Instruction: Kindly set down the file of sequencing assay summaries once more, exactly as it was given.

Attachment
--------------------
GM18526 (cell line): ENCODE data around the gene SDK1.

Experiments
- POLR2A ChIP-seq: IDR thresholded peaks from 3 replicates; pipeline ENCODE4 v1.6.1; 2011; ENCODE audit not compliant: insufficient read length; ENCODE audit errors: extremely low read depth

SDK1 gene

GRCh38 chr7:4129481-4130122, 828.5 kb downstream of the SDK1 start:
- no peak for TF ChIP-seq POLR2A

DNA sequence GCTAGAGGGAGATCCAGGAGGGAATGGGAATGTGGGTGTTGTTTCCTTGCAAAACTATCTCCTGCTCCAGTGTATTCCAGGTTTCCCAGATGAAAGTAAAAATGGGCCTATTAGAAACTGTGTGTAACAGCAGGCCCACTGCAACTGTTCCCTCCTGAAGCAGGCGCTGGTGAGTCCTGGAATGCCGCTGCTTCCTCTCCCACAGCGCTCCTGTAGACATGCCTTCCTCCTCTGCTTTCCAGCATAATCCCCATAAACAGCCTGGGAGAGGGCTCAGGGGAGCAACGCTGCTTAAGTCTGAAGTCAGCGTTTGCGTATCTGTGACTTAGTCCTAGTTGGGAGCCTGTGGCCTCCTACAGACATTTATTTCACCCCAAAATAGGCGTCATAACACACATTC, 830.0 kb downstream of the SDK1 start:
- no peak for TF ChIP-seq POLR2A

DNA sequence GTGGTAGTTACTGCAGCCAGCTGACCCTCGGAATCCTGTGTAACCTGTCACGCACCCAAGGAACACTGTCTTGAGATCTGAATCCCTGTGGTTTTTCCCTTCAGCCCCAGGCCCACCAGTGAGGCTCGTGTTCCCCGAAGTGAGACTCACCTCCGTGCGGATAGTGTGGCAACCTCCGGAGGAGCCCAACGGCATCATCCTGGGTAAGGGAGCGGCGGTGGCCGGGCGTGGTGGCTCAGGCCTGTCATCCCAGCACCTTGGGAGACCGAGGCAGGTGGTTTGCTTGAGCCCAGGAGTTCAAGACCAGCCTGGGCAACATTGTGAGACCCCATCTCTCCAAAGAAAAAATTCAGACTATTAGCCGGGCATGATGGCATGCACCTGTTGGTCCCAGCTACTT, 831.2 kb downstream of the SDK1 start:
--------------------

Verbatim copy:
GM18526 (cell line): ENCODE data around the gene SDK1.

Experiments
- POLR2A ChIP-seq: IDR thresholded peaks from 3 replicates; pipeline ENCODE4 v1.6.1; 2011; ENCODE audit not compliant: insufficient read length; ENCODE audit errors: extremely low read depth

SDK1 gene

GRCh38 chr7:4129481-4130122, 828.5 kb downstream of the SDK1 start:
- no peak for TF ChIP-seq POLR2A

DNA sequence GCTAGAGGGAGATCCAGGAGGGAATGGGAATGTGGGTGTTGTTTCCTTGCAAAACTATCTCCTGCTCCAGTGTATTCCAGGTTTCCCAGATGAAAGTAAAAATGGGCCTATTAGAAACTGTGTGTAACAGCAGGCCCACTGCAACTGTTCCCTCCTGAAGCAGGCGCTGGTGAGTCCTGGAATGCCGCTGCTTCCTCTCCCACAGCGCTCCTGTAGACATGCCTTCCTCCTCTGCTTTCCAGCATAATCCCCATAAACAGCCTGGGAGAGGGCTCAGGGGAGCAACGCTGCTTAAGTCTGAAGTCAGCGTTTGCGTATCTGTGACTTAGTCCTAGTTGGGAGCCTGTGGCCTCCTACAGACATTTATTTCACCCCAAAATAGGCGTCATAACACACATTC, 830.0 kb downstream of the SDK1 start:
- no peak for TF ChIP-seq POLR2A

DNA sequence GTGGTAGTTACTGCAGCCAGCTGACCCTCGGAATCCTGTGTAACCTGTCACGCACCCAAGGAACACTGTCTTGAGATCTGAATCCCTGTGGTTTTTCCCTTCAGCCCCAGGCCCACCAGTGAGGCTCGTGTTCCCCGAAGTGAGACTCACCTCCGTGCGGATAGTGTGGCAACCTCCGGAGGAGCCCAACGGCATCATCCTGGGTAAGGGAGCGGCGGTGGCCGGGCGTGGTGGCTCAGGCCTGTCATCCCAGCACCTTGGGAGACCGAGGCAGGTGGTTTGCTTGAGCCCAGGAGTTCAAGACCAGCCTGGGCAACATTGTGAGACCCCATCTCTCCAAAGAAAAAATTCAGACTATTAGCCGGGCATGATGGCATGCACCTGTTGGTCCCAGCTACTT, 831.2 kb downstream of the SDK1 start: